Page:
Snap had an all right Q2 but warned that the ongoing pandemic could impact Q3 ad demand.
Similar to last quarter, Snap did not provide guidance for Q3, although it did give investors some comfort by sharing its year-over-year revenue growth of 32% through July 19.
Snap is “cautiously optimistic” that the trend could sustain over time, but “also conscious that operating conditions remain volatile and that economic conditions could further deteriorate,” Snap CFO Derek Andersen said Tuesday during the company’s earnings call.
For example, Q3 ad demand is usually bolstered by seasonal events, such as the back-to-school season, film releases and live sports, all of which are highly disrupted this year.
“At this point in time it is difficult to predict how these factors will impact advertising demand in the remainder of Q3,” Andersen said.
Snap’s best estimate is that its Q3 revenue growth rate will level out at approximately 20%.
A more conservative Q3 projection
Q2 revenue, though, grew 17% YoY to $454 million, beating estimates handily. Daily users rose 4% from Q1 and 17% YoY to 238 million – just shy of the 239 million DAUs Snap predicted for Q2.
Following the onset of widespread shelter-in-place orders, Snap saw a big uptick in its daily active user base, which informed its Q2 estimate, but that boost didn’t sustain throughout the quarter. “This initial lift dissipated faster than we anticipated,” Andersen said.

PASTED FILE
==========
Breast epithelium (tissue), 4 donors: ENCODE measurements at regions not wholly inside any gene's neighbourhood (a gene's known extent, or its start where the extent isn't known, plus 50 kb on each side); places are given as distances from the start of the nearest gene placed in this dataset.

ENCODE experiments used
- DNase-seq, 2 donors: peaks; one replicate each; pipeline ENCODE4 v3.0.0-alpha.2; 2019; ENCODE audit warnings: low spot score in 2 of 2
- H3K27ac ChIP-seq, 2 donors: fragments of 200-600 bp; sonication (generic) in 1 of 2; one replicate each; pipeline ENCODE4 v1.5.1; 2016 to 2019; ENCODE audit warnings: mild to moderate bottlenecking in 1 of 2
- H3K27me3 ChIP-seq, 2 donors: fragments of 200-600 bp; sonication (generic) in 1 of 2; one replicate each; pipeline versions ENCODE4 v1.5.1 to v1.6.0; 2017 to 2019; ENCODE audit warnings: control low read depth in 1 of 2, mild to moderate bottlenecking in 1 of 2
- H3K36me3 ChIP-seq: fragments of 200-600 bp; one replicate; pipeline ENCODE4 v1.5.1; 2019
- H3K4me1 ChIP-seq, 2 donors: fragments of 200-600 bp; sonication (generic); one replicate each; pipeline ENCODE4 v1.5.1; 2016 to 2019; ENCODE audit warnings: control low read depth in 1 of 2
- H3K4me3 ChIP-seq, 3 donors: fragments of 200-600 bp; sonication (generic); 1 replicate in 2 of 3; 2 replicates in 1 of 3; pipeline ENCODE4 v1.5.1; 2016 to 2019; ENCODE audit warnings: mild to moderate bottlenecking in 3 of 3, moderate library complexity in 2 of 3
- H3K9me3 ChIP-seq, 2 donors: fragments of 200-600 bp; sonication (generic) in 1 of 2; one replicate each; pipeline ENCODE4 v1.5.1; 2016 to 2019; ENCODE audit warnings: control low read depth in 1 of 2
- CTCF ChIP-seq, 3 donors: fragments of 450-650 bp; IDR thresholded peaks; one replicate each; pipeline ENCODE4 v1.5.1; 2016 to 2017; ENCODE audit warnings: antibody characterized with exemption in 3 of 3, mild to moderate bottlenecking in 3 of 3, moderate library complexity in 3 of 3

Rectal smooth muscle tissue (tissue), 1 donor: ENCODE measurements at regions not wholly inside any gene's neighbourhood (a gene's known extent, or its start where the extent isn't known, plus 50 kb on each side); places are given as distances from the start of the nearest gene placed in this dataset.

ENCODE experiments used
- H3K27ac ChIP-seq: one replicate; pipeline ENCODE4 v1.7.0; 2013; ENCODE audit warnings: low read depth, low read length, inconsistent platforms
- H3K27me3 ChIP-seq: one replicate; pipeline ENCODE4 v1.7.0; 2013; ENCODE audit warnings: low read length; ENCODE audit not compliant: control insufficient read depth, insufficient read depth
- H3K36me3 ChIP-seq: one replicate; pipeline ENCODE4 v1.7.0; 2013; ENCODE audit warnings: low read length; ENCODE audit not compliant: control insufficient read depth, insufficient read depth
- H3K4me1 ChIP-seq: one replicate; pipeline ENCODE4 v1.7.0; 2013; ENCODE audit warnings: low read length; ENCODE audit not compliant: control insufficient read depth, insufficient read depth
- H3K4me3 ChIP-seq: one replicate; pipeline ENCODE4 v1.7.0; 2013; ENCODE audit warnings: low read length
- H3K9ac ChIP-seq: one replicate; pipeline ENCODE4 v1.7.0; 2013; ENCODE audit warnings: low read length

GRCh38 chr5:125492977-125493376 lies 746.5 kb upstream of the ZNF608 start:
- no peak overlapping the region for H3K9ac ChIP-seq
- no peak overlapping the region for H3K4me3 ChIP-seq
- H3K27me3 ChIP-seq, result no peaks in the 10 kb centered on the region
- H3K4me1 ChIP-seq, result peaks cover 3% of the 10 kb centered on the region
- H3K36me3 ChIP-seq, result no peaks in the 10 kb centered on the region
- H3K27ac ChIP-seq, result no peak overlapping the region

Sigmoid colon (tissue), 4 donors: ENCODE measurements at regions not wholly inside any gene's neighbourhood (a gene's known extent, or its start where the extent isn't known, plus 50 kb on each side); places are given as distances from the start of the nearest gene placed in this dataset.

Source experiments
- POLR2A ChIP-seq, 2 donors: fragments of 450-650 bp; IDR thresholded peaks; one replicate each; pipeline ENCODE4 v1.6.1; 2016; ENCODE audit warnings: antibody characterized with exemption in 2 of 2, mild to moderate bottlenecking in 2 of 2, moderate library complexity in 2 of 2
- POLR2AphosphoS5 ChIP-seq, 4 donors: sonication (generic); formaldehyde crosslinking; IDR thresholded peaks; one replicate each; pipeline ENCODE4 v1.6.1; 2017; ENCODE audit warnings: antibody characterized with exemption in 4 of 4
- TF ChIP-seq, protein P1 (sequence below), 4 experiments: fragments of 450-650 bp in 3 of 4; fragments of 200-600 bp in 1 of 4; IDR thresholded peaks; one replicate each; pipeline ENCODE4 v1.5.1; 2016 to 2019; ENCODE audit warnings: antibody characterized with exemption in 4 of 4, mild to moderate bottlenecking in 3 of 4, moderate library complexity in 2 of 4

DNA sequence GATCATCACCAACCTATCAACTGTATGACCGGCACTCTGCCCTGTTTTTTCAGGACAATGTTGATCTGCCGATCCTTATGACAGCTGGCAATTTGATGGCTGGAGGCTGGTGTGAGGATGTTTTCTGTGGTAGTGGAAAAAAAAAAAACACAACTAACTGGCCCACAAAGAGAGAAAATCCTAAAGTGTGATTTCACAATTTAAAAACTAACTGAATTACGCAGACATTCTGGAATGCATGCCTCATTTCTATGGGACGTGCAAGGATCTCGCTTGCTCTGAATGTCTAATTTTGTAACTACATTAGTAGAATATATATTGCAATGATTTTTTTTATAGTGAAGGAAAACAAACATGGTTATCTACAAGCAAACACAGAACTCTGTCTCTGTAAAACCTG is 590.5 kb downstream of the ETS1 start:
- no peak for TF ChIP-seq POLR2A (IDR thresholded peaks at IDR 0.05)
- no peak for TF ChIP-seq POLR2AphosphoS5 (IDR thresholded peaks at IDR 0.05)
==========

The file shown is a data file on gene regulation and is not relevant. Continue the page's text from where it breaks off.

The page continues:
Which is why Snap is forecasting a relatively conservative DAU increase for Q3 of somewhere between 242 million and 244 million. Andersen also pointed to tougher YoY comps for the third quarter. Q3 2019, for example, included the full benefit of an AR product launch in the previous quarter.
DR still going strong
But while ad demand might be challenged for the rest of the year as the pandemic continues to wreak its uncertain havoc, Snap is starting to attract more advertisers to the platform overall, which was a challenge in the past.
Snap saw its highest number of active advertisers to date this quarter, said Jeremi Gorman, Snap’s chief business officer.
CPG advertisers, streaming services, at-home fitness apps, online education programs, mobile banking gaming and ecommerce – the whole direct response gang – is still going strong.
“Our direct response business has proven resilient, and we continue to benefit from the growth in adoption of our goal-based bidding product,” Gorman said.
Even so, advertiser activity on the platform was a bit uneven throughout the quarter as some advertisers pulled spend for a spell or paused their spend in order to adjust their creative messaging to better fit the cultural moment.
Opening the door
But what about ad dollars that might be flowing over to Snap as a result of the Facebook ad boycott? The boycott officially started in July but already started to impact ad spending on Facebook in late June.
Although it’s hard to say exactly what effect the Facebook boycott is having on Snap’s revenue right now, Gorman said, Snap is seeing some benefit. The increased focus among marketers on more brand safe, transparent environments in general has “opened the door” for Snap to speak with CMOs about spending on Snapchat, she said.
But it’s also important to note that the majority of Snap’s revenue comes from augmented reality advertising, which isn’t necessarily what’s being pulled from Facebook. Snap’s AR and lens business is growing independent of the boycott, Gorman said.